Hello PSCI students!
Much history has taken place in these past two weeks here in Amman and else where in the Middle East. I got to experience quite a bit of archaeological history in Ajloun and Jerash as well as witness history taking place as Ghadafi’s regime fell and Syrians and Jordanians took to the streets to celebrate.
Alright, on Friday morning we headed out to a 12th century castle located in North Amman called Ajloun.The Castle is located on the site of an old monastery. It controlled trade routes between Damascus and Egypt. It is also the furthest point the Crusaders made it to. What remains of the castle is fairly small but was beautifully structured. When we reached the roof of the castle the view was breathtaking; from the roof we could see the borders of Syria, Israel, and Iraq. It was only a quick, 30 minute tour an incredible experience to take in the history, amazing sites and beautiful scenery surrounding the castle.
Following Ajloun we headed out to Jerash. Jerash is a large ancient city also located in North Amman and borders Syria. It was filled with temples and other remains from the Greco-Roman city of Gerasa. We walked down long aisles lined with pillars, sat on sculptures that were designed for slaughtering animals and even saw the coffin of a former colonel of the city. The best part was heading back and viewing an auditorium that holds about 5,000 people. We climbed all the way to the top up very narrow and small walk ways. At the center of the auditorium on the ground floor there were “whisper spots” built into the walls. Holes about a foot wide and six inches deep were carved into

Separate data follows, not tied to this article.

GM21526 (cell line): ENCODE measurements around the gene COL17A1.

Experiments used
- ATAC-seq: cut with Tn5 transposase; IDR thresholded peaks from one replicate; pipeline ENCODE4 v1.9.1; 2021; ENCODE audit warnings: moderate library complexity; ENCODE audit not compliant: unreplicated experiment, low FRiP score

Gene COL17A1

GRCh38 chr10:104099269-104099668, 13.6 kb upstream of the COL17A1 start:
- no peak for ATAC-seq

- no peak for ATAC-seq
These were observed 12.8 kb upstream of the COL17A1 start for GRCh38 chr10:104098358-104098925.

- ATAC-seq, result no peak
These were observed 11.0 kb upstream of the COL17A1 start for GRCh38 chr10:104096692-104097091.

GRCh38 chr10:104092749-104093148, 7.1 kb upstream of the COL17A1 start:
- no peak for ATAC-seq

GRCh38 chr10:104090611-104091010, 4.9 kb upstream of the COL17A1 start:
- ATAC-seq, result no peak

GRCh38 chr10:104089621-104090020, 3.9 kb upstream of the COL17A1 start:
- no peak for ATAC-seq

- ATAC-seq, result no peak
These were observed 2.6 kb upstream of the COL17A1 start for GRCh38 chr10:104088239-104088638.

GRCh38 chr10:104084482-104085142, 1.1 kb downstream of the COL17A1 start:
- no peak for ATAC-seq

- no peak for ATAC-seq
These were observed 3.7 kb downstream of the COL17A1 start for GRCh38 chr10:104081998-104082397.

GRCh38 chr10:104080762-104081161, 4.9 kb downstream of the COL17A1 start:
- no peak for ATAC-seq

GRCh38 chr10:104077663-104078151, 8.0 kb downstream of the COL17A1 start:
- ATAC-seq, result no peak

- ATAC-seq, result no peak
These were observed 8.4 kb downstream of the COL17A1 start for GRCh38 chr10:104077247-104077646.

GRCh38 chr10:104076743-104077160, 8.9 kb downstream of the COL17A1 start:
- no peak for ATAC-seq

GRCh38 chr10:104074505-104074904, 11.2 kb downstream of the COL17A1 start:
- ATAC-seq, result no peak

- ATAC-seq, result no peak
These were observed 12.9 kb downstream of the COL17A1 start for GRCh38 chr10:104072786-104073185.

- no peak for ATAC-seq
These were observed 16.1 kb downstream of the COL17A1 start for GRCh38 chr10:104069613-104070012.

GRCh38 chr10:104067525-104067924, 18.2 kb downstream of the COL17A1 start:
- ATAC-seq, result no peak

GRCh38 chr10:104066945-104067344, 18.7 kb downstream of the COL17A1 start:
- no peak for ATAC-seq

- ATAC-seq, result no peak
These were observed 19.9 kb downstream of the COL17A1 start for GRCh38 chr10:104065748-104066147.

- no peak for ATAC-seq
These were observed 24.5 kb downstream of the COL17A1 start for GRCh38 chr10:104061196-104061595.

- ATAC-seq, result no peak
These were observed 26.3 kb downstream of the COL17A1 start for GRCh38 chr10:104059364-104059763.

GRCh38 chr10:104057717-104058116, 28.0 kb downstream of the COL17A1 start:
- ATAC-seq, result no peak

the walls and if you whispered or spoke into one of these, anyone standing by another hole would be able to hear you. We ended the trip with a little souvenir shopping; I bought quite a few items and got a 5 JD (about USN $7!) discount because I was an Arab-American, so I was content with my purchases. It was a long day and we managed to tour then entire place in two and half hours but I would definitely recommend taking a full day to discover and explore the archaeological site.
The first week was filled with learning and viewing past history but the following week I got to witness history happen… Ghadafi was captured and killed on Thursday and as soon as news was received here in Amman I saw people take to the streets. The people gathered in a very organized manner and many of them were waving both Syrian and Jordanian flags. I could not make out what they were saying since unfortunately I was driving past them but I could make out the name Ghadafi followed by “down with Assad,” or something along those lines. I wasn’t lucky enough to have a camera on me at the time thus I was unable to take awesome photos. Footage of Ghadafi’s death was completely uncensored and everything was aired on Arab television. I wonder if these graphic videos were aired or reported on in US media?
Not only did Libya receive liberating news but Jordan experienced it’s own small revolution due to peaceful protests that take place in downtown Amman. The government was dissolved last week due to lack of reform actually taking place. The Prime Minister and his Cabinet members were forced to resign, many due to a new constitutional amendment which states that people with dual-citizenship cannot hold office. Many of the Cabinet members had dual citizenship and were therefore removed from office. 7 new Ministers were brought in to replace them. What do you all know about politics in Jordan? Has any of this made it to U.S. news? And, how does this compare to the U.S.? Can a person with dual-citizenship hold a government job?
Till next time…